I felt for Callie immediately, her grief at her loss (both her Nanna and her earlier loss) leapt off the page. She’s almost punished herself, under the guise of “travelling” remaining away from her parents, who she thinks blame her, and away from the farm that means so much to her. Callie is afraid to be happy, crushed by her guilt. Enter Matt Hawkins, who was severely injured in Afghanistan and is now learning to be a farmer. Matt, despite a less-than-perfect upbringing is embracing life, even with its losses. He wants Callie to do the same, he encourages her to do the same and oh boy are they so perfect together! I love the Hein heroes – there are no aloof bad boys here. These are genuine country boys with dusty jeans, boots and manners you can take home to your mother. And they are lovely. I get a new crush with every book of hers – first Lachie and then Aaron and now Matt! What I love so much about these books is that the female characters are almost always troubled and damaged and they’re balanced out by these strong and gentle male characters who provide support in the form of friendship (that grows into more!). The love interests are also confidants, someone who listens and often provides the voice of reason that the heroine needs to hear. Matt was such a great character – he’s scarred from an incident in Afghanistan, which he is sometimes unknowingly self-conscious about but he’s so positive and so keen to live his life. He wants his own property and he’s prepared to wait to be able to learn and live his dream. He makes no secret of the fact that he wants Callie to stay but he doesn’t pressure her. He wants her to stay as much for herself as he does for his own happiness in being with her.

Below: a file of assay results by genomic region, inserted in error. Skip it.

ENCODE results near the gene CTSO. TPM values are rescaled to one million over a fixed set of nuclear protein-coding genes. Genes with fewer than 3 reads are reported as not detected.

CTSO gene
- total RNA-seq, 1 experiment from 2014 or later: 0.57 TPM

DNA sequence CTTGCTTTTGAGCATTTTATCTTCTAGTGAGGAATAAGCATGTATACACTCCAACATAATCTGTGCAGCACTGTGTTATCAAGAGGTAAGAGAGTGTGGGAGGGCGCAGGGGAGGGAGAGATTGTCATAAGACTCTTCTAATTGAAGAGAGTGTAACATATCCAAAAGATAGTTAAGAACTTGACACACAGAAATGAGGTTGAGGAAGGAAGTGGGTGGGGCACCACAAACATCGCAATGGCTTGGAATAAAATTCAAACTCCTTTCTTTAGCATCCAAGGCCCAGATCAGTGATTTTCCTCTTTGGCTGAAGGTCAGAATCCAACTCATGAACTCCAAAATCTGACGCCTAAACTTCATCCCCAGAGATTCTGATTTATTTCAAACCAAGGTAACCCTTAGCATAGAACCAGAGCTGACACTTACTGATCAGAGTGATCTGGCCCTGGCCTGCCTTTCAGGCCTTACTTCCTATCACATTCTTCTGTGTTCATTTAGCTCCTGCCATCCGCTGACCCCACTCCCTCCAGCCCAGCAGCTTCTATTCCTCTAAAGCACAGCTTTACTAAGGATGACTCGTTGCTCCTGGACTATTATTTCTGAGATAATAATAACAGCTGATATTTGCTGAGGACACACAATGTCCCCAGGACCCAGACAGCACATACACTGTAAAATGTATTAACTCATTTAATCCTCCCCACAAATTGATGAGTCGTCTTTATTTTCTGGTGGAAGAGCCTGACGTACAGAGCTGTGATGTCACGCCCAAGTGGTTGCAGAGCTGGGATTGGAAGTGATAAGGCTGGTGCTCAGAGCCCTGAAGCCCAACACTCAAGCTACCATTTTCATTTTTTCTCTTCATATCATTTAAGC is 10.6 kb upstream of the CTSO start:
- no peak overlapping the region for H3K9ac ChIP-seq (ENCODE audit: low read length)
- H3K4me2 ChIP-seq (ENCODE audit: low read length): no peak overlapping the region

Animals are always a feature of Cathryn Hein’s novels and this one is no exception. We’re treated to some horses (of course!) but this one also contains a rather cranky “guard goose”. I hate geese, they are so angry and I’ve been chased by them before as a child. However, I found myself snorting with laughter at Honk and his crowing every time he managed to hunt someone down. He added just the right touch of humour to this novel, which does have rather serious overtones. Of course it made me cry, as The Heart of the Valley did! And it kept me up until 1am and let me tell you, with 2 kids, the days that I stay up reading until the wee hours of the morning these days are few and far between. It’s easy to overhype books in your mind sometimes, which can lead to them not living up to expectation. That was definitely not the case with this one – it was everything I thought it would be and more. It’s a beautiful story of finding courage to be happy and letting go of the past but without forgetting it. Callie had such a touching vulnerability and Matt such a gentle strength but that didn’t stop it from being plenty saucy either! Another fabulous rural romance release that just proves why this genre continues to grow in popularity.
Book #83 of 2013
Stay tuned for a Q&A with Cathryn, coming later today!
Heartland is book #37 read and reviewed for the Australian Women Writers Challenge 2013